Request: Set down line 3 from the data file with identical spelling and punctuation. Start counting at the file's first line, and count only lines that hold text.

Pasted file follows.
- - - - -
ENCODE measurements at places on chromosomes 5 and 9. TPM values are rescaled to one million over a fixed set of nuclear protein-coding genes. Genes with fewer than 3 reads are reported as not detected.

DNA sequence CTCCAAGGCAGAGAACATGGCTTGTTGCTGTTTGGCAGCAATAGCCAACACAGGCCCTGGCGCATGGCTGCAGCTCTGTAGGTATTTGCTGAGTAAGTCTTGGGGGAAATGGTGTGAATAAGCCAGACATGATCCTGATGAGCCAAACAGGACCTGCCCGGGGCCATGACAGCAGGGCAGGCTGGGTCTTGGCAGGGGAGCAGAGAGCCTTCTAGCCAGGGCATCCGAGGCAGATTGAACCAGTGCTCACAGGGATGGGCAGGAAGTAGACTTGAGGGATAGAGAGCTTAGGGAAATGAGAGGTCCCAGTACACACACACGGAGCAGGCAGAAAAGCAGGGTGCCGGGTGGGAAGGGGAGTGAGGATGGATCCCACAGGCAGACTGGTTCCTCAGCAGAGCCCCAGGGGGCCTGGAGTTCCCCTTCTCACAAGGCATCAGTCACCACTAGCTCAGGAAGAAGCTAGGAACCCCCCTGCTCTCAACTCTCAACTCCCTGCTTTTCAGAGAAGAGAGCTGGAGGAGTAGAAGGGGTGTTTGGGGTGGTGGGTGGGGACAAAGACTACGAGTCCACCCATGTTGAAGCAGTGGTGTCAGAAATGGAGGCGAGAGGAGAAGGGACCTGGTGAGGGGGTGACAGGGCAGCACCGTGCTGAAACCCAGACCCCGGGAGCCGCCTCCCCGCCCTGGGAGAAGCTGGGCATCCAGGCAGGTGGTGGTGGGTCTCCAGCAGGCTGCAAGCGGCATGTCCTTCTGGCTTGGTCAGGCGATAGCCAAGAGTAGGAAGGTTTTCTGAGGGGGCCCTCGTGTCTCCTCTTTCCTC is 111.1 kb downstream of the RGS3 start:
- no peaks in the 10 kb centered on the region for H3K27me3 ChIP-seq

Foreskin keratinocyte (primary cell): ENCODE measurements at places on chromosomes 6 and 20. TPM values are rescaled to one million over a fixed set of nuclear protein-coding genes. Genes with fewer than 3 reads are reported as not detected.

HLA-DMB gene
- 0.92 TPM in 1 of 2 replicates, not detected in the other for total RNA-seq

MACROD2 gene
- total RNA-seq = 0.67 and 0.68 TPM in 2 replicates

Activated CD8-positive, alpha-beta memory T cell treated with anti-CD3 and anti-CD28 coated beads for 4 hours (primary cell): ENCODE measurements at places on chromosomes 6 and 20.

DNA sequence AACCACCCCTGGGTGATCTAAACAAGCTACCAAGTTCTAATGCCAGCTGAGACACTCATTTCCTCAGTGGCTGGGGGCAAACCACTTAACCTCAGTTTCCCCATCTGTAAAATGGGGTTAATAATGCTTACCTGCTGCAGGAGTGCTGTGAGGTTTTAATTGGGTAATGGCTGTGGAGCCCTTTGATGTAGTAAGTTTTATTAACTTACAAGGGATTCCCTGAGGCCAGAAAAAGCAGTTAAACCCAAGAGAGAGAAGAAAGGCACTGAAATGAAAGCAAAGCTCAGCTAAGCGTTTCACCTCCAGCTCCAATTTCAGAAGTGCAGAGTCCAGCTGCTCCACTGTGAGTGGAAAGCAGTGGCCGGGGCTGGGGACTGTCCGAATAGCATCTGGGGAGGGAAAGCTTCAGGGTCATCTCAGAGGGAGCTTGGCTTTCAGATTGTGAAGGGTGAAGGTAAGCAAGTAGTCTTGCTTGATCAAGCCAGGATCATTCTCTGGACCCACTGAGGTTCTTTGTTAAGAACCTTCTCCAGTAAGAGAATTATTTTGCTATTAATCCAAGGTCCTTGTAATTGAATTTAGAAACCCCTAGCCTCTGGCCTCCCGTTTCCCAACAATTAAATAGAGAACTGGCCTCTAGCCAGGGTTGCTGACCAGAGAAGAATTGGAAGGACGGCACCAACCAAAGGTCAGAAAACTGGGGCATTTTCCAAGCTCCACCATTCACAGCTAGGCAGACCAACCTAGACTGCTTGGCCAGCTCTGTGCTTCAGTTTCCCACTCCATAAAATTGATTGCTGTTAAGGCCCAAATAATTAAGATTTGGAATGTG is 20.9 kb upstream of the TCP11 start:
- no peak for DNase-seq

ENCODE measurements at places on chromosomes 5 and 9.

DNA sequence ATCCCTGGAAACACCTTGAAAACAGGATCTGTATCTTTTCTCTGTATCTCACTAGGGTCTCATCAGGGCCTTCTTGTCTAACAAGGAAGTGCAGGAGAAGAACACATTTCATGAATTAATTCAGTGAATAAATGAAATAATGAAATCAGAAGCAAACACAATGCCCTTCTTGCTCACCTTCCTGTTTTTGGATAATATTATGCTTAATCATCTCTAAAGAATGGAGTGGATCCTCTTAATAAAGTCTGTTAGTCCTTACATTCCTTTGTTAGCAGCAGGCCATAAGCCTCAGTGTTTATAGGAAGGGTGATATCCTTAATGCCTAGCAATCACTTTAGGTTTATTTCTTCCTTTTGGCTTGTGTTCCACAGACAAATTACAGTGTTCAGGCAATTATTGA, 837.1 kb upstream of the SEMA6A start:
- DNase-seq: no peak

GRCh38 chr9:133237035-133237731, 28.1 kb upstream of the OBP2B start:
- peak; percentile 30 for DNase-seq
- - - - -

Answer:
- no peaks in the 10 kb centered on the region for H3K27me3 ChIP-seq